To me, this seems like an obvious one, but I noticed that loads of people don’t do this. I think maybe people think that, because most of the stock comes from China, it won’t be good quality…but that’s not the case! I’ll tell you a little story. I’m getting married in a month (just ROM, the real ceremony will be next year in Malta), and I wanted a dress. I found a beautiful blingy dress in Far East Plaza…$300. I got the exact same dress from TaoBao for less than $70! And I don’t mean it was a good knock-off…I mean it was exactly the same! What a steal.

  • Doing My Nails at Home

This leads on from my previous point of buying stuff on Shopee…over circuit breaker last year I taught myself how to do manicures, gels, extensions, the whole thing. Getting your nails done in a salon in SG can be very expensive, especially when you want gems or patterns done. So, I decided to take matters into my own hands and learnt to do it myself. I bought a lamp and a kit off of Shopee and now I always buy my nail accessories from there; there’s so much choice and they’re so cheap. I save hundreds of dollars (maybe even a thousand!) doing mani-pedis at home.

  • Using Fave or Entertainer

These apps are great when you know you have an activity or meal coming up that you know might be expensive. Entertainer is great for restaurants and Fave is great for activities, such as boat rental, massages, haircuts, museum tickets…you name it! You can buy tickets from these websites at discounted price instead of buying directly from the attractions or restaurants themselves. One thing I will say is that meals and restaurants are a safe bet, sometimes it’s a bit hit and miss with treatments. Top Tip: get used to hearing the hard sell.

  • Shop at MBS

Ok, now you’re probably thinking- erm, Danni, Marina Bay Sands is very expensive, why are you suggesting I shop there? Well, here’s what I do; I got an MBS membership card, it’s free to sign up. Then, every time I buy something in one of the shops, I collect points. The points wrack up very quickly, and I spend the points when I do a slightly bigger shop. I normally shop at places like Sephora and Zara; these shops aren’t as pricey as the other shops at MBS but I get the extra bonus points instead of shopping in say Orchard or Somerset. Not only that, pro-tip! If you shop at Sephora too you can wrack up Sephora points and MBS points at the same time! You can also use these points at the restaurants too!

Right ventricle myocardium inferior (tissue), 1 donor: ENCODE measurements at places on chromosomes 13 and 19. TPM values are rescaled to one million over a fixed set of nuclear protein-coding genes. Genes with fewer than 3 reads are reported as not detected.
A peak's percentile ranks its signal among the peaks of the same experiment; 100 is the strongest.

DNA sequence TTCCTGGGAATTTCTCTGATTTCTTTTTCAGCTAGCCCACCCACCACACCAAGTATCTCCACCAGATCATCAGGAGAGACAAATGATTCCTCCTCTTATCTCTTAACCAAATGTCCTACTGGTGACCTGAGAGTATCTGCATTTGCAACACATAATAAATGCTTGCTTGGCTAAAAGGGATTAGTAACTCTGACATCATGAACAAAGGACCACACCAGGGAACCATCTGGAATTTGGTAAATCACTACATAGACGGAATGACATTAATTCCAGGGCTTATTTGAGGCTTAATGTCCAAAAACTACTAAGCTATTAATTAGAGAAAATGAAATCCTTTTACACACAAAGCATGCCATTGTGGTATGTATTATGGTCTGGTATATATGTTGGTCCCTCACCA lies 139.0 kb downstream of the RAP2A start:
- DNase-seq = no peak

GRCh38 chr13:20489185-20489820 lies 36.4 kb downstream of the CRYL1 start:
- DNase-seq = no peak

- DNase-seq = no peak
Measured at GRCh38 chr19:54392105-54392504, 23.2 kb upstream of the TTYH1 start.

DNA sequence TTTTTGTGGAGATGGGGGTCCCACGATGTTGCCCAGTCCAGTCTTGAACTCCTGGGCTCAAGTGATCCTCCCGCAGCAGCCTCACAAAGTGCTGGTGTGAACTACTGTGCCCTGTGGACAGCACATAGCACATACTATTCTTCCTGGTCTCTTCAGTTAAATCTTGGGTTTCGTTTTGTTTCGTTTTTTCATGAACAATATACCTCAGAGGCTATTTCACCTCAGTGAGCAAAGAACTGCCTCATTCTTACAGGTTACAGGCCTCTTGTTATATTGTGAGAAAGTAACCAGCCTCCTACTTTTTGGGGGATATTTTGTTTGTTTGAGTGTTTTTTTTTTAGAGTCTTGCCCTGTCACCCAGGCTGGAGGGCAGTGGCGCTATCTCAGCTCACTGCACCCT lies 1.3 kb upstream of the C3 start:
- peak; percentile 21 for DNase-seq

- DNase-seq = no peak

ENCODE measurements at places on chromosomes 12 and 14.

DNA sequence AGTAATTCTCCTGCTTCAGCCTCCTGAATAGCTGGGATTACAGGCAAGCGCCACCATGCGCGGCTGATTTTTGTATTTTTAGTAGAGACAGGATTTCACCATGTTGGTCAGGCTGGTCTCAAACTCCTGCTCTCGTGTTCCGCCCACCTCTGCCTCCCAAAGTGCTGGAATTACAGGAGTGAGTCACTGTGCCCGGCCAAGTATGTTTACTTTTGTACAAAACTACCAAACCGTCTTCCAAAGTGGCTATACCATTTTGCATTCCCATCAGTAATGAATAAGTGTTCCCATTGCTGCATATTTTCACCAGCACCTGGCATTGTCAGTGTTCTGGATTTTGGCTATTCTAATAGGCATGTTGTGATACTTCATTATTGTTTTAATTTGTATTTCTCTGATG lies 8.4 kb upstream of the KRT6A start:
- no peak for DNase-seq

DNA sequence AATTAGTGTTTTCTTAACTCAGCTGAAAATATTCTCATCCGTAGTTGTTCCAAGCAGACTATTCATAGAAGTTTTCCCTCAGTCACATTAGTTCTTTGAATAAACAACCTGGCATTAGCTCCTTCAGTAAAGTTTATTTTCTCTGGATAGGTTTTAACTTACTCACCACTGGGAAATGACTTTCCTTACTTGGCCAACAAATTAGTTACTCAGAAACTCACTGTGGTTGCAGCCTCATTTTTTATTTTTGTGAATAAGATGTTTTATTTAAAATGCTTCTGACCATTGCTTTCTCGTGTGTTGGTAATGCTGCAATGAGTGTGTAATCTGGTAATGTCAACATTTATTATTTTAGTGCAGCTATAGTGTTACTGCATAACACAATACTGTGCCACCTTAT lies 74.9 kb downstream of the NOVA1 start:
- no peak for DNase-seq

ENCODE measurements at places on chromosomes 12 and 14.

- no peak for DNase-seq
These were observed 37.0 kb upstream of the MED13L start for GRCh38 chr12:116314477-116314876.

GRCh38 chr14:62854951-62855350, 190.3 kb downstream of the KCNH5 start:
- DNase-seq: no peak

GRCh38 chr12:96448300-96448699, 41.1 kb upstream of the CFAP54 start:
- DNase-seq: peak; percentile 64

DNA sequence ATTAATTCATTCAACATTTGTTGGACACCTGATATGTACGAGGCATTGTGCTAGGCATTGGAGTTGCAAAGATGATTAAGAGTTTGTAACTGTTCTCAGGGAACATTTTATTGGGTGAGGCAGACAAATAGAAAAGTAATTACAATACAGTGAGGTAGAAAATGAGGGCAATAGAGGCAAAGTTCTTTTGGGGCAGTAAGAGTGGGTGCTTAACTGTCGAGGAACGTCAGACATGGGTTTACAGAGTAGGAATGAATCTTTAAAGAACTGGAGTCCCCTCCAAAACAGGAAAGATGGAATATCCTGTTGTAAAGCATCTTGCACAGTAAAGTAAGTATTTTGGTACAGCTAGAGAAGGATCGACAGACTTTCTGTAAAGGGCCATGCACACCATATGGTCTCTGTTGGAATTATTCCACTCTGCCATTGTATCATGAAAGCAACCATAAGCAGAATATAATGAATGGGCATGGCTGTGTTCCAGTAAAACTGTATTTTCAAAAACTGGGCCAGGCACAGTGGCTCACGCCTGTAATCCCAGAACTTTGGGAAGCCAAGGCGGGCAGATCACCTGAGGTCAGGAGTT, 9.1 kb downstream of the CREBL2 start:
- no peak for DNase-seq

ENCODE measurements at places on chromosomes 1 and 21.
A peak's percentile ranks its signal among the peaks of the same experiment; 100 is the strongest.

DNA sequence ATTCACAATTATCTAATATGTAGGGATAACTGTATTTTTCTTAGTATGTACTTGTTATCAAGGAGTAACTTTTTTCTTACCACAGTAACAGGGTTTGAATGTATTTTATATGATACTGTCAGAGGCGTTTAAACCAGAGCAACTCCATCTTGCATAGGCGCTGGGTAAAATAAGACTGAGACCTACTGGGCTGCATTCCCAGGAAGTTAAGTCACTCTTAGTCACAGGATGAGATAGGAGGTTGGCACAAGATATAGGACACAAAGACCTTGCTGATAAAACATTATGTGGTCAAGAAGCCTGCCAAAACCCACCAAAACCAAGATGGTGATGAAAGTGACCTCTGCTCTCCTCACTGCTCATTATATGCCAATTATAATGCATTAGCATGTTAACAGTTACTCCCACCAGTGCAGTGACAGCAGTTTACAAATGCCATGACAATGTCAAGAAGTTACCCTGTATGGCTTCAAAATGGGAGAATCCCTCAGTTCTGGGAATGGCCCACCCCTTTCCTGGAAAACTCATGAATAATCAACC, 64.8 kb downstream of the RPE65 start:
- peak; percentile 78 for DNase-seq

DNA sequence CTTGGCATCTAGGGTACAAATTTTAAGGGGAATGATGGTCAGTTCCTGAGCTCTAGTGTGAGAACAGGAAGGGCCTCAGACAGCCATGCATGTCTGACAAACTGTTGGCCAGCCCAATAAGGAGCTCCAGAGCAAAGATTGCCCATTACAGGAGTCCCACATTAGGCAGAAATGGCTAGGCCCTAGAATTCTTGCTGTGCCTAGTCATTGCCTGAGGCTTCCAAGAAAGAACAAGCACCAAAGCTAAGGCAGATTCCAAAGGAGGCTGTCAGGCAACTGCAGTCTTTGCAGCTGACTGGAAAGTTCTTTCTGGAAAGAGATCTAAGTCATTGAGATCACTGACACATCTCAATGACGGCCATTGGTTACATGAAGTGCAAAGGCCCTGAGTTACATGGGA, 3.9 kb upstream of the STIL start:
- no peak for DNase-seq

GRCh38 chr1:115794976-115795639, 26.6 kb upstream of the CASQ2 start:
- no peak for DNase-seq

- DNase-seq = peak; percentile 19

• Buy Fruit at Night

I stopped buying fruit off RedMart when I realised, they either went bad very quickly or took weeks to ripen. So now I buy fruit from those local fruit stalls. This tip is especially great for durian but it works for all fruit- the vendors always drop the prices drastically at night. This is because they don’t want to have to throw all their stock away at the end of the night. This means you also have a better chance for bartering.

  • TimeZone

Yes, yes, you’ve heard me go on about this place loads- I love TimeZone. If you love games and want to win some good stuff, this place is great. The kitchen items here are particularly great. Instead of buying expensive slow cookers, grills and hot pots, I got all mine from TimeZone! The coffee machine is next on my list.